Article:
For Jews, Christians and Muslims alike, Hebron (Al-Khalil in Arabic) is considered the cradle of organised religion. For thousands of years the major holy site has been the Tomb of the Patriarchs – the collective tomb of Abraham, Isaac and Jacob, along with their wives (except Rachel).
The largest Druze settlement in Israel, Daliyat al-Karmel is a sprawling town on top of Mt Carmel, about 16km south of Haifa (11km south of Haifa University). Years of growth have sent Daliya washing over the neighbouring hills and have nearly fused it with the smaller Druze village of Isfiya (Usfiyeh), just to the north.
Founded sometime in the 5th millennium BCE, Beit She’an – strategically situated at the intersection of the Jezreel Valley and the Jordan Valley – has the most extensive Roman-era ruins in Israel. It was levelled in the massive earthquake of 749 CE. The struggling modern town (population 17,200) has little to offer the visitor.
The hillside Arab town of Abu Ghosh, 13km west of Jerusalem off the main highway to Tel Aviv, makes for a pleasant half-day trip from Jerusalem. It’s known in the Bible as Kiryat Ya’arim (Town of Forests), where the Ark of the Covenant was said to have been located for 20 years until David moved it to Jerusalem (I Chronicles 13:5-8).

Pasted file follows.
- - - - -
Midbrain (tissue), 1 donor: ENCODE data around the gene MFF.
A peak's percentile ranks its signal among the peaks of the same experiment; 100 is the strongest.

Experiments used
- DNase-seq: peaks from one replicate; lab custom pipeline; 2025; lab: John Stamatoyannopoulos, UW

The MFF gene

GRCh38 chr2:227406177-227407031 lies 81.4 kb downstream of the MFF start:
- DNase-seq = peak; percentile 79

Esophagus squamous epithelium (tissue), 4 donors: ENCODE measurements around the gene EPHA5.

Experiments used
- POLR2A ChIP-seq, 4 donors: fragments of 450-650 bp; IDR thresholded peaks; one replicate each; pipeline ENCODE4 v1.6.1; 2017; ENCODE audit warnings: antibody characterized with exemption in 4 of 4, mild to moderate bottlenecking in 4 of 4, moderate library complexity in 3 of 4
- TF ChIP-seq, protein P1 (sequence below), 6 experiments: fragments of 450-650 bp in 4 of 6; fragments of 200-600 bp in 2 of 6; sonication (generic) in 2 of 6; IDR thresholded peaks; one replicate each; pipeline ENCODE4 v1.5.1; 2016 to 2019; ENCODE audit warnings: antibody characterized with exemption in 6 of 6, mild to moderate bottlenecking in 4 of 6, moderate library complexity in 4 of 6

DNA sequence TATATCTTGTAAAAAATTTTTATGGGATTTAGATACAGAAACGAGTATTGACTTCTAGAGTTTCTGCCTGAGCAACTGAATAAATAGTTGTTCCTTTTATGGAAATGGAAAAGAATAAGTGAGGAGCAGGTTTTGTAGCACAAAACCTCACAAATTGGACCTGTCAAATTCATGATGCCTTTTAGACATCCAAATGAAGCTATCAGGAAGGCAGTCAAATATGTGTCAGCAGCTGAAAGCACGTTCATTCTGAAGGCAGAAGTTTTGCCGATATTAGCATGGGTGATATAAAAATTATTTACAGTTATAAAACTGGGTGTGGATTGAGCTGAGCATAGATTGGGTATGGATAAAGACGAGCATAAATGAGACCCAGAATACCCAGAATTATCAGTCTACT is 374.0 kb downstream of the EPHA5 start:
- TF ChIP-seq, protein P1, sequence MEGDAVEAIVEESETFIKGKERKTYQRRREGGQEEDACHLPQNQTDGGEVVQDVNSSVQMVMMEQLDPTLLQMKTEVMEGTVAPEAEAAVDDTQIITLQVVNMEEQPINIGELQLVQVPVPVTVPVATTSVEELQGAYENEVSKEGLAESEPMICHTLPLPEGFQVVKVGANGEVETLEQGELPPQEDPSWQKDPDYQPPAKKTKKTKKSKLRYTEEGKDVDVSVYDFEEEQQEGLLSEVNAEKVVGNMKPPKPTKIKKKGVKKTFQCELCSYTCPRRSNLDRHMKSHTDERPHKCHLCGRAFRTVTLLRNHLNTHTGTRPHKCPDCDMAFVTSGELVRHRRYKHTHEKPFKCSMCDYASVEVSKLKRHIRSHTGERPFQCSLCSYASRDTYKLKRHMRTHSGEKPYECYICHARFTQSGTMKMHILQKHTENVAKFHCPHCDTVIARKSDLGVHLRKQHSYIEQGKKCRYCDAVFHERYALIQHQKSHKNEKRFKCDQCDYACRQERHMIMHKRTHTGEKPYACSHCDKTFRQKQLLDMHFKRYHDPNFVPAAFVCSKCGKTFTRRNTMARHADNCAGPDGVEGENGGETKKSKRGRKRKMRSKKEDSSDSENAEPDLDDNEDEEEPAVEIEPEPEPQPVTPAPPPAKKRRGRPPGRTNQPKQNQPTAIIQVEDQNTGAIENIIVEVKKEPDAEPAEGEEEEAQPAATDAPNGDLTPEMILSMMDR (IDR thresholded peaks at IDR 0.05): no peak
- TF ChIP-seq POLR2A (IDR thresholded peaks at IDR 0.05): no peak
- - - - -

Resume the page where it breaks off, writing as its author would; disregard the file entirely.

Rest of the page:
Founded in 1958 by pioneers of the Israeli vegetarian movement, Amirim (elevation 600m) is still 100% veggie – no one here cooks, eats or serves meat, fowl or fish. Set on the southeastern slopes of the Mt Meron massif, the moshav is known for its clean air (no chicken coops or cow sheds), excellent organic food and rustic guesthouses – a beautiful place to bliss out.
As you cross Arik Bridge on Rte 87 and continue northeast, the highway moves away from the Kinneret coast and runs around the edge of the verdant Bethsaida Valley, Israel’s largest natural wetlands. Moshav Ramot is 3km up the hill from Rte 92. Like Giv'at Yoav, 13km southeast of Kursi Junction, it’s on the western edge of the Golan.
The self-titled 'Israeli Riviera' offers 12km of the finest sandy beaches in Israel, while the town itself exudes a rather strange, time-warp feeling, almost like an out-of-season French seaside resort. It’s popular with families, who flock to the spacious promenade with its parks, flower beds and water features.
You don’t have to be a Christian pilgrim to enjoy the beauty of Mt Tabor, the biblical site of the Transfiguration of Jesus (Matthew 17:1–9, Mark 9:2-8 and Luke 9:28–36), in which ‘his face became as dazzling as the sun; his clothes as radiant as light’ and he spoke with the prophets Moses and Elijah.